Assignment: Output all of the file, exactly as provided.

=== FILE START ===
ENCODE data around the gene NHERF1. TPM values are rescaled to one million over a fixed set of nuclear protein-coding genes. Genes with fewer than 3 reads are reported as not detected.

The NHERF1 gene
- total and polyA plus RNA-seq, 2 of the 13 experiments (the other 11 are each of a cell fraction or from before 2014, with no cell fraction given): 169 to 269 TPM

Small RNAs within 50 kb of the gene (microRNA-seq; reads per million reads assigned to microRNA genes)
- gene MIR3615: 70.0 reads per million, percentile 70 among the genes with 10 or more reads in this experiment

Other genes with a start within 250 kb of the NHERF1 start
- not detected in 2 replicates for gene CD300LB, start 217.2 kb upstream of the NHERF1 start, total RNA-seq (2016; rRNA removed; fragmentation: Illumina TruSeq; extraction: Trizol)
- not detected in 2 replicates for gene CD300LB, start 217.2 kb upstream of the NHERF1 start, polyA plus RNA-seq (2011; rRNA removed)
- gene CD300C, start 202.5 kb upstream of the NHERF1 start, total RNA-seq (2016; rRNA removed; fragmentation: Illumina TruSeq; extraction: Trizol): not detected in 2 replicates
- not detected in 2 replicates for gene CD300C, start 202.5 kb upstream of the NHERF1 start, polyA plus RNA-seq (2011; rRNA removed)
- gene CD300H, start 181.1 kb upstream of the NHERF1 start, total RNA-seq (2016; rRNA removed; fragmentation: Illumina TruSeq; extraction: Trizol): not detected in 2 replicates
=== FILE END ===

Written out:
ENCODE data around the gene NHERF1. TPM values are rescaled to one million over a fixed set of nuclear protein-coding genes. Genes with fewer than 3 reads are reported as not detected.

The NHERF1 gene
- total and polyA plus RNA-seq, 2 of the 13 experiments (the other 11 are each of a cell fraction or from before 2014, with no cell fraction given): 169 to 269 TPM

Small RNAs within 50 kb of the gene (microRNA-seq; reads per million reads assigned to microRNA genes)
- gene MIR3615: 70.0 reads per million, percentile 70 among the genes with 10 or more reads in this experiment

Other genes with a start within 250 kb of the NHERF1 start
- not detected in 2 replicates for gene CD300LB, start 217.2 kb upstream of the NHERF1 start, total RNA-seq (2016; rRNA removed; fragmentation: Illumina TruSeq; extraction: Trizol)
- not detected in 2 replicates for gene CD300LB, start 217.2 kb upstream of the NHERF1 start, polyA plus RNA-seq (2011; rRNA removed)
- gene CD300C, start 202.5 kb upstream of the NHERF1 start, total RNA-seq (2016; rRNA removed; fragmentation: Illumina TruSeq; extraction: Trizol): not detected in 2 replicates
- not detected in 2 replicates for gene CD300C, start 202.5 kb upstream of the NHERF1 start, polyA plus RNA-seq (2011; rRNA removed)
- gene CD300H, start 181.1 kb upstream of the NHERF1 start, total RNA-seq (2016; rRNA removed; fragmentation: Illumina TruSeq; extraction: Trizol): not detected in 2 replicates